Free for one day, one day to get his clothes, to get out of Aincourt, to take a train from Mantes to Rosny-Sous-Bois, then to see his wife, to meet his daughter, and finally to leave around 6.30 and make the journey back to Aincourt. 6 months of good behaviour, of promises to never be part of the communist party, to say nothing about France or Germany, 6 months of letters from Helene to the prefect, begging for her husband to come back at his old job and help the family. His reward for all that was one day.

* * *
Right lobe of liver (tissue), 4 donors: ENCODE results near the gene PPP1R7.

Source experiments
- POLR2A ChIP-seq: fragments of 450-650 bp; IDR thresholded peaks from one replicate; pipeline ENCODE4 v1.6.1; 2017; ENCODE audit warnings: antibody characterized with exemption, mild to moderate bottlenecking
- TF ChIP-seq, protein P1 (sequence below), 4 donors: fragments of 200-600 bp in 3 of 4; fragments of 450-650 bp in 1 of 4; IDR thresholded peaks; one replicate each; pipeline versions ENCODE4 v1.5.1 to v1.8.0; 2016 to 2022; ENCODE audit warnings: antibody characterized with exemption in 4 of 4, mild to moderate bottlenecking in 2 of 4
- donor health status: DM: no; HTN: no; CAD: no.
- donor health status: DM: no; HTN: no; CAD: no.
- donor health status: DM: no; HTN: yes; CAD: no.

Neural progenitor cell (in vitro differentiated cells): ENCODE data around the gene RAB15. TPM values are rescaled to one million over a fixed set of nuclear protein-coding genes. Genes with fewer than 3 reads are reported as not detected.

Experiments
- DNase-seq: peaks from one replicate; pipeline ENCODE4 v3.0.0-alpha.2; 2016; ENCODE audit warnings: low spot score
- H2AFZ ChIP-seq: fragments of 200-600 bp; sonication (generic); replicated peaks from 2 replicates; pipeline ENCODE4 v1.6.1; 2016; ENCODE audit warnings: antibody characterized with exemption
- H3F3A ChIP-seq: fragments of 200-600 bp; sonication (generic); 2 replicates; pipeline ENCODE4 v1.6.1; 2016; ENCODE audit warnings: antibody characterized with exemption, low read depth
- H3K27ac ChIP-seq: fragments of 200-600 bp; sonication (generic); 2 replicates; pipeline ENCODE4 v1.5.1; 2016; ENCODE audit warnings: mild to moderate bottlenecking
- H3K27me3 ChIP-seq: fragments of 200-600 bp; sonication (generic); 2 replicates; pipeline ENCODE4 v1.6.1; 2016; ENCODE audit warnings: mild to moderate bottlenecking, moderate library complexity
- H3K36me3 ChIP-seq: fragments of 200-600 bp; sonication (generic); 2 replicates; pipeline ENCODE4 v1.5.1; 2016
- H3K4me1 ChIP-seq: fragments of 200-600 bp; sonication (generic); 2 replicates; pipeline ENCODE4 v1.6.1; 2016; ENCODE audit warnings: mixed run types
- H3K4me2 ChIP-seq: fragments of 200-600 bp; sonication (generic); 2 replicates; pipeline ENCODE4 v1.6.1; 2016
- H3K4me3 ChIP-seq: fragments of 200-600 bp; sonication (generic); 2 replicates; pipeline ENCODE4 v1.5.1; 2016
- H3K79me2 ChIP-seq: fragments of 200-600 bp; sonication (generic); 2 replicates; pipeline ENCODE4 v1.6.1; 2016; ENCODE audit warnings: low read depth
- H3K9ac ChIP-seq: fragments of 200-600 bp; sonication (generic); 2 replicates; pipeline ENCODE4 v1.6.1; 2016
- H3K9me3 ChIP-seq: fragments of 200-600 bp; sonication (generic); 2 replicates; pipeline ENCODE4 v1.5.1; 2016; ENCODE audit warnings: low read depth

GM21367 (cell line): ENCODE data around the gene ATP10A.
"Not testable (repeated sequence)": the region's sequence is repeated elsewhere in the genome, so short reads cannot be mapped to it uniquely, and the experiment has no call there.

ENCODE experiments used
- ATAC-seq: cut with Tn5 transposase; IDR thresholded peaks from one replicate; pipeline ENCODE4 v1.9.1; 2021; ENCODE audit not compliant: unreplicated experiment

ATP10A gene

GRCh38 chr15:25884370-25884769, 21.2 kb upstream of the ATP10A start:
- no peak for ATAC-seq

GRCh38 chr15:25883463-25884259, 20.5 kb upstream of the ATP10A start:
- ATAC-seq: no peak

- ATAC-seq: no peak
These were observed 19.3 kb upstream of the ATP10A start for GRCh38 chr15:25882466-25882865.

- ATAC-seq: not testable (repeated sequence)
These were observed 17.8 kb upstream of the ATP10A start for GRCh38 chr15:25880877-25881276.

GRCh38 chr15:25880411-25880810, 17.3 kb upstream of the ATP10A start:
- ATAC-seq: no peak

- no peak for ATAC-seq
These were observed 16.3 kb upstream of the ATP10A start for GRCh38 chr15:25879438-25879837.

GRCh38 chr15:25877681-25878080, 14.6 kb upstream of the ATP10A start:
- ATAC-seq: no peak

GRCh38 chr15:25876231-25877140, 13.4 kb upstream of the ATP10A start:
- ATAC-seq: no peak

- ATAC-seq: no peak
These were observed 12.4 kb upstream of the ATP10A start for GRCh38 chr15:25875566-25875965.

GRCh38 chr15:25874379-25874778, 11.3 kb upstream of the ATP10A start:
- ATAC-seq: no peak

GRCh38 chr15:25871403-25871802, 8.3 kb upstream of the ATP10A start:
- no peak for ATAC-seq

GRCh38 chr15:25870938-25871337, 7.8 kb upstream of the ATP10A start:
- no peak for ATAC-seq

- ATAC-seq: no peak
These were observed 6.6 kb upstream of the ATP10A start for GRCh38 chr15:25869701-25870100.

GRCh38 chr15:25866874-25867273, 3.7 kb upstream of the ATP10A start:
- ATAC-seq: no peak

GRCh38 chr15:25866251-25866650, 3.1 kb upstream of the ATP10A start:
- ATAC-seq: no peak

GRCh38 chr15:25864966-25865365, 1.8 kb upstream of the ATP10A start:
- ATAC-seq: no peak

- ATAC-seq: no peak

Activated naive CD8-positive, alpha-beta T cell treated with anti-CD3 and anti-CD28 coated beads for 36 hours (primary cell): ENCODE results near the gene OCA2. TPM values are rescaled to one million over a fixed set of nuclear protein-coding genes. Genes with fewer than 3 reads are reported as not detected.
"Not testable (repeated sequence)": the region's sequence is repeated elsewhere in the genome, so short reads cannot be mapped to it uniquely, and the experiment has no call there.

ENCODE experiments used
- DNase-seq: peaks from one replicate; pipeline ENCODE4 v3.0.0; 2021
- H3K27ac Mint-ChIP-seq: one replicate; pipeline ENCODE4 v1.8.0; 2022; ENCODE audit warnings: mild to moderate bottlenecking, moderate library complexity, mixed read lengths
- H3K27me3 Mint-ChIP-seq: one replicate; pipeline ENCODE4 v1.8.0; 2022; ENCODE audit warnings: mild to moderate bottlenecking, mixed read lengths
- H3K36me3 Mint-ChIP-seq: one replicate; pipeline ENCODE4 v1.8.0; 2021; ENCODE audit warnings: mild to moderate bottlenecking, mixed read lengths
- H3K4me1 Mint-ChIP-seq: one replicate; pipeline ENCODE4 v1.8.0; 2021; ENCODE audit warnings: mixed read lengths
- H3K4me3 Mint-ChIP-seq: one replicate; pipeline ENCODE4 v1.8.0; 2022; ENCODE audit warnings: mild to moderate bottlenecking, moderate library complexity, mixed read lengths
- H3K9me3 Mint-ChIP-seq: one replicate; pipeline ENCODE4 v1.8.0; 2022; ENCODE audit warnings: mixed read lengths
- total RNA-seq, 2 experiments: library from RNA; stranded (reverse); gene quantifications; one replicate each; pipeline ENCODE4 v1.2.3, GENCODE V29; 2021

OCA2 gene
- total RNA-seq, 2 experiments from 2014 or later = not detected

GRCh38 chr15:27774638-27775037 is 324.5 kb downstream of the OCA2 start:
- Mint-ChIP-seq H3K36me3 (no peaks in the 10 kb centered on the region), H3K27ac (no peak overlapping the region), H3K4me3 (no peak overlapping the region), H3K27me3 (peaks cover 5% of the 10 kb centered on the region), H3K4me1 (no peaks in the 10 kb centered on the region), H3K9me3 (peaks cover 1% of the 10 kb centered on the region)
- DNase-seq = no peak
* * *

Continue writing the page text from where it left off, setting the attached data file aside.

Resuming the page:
But today is still a good day. It may be chilly, but his heart is already warm. Helene is at the station, waiting for him. Claudie is here too, in a small wooden stroller. Finally, they meet.
They have so much to talk about. Is claudie feeling well? Does she eat enough, with all the rationing in France? How is Helene, is she not depriving herself of food so Claudie has enough? Paulin needs to thank Helene's parents for all their help, his parents too, and his brothers, of course, Gustave and Isidore. Paulin is not sure he'll have enough time.
Helene is so happy, yet she can't help contain her anger, as she realises that Paulin is not alone, there is a shadow in uniform next to him, and the shadow is staying.
They spend time, they talk about anything but politics, or war. The shadow is listening. It doesn't matter, there is so much more to talk about.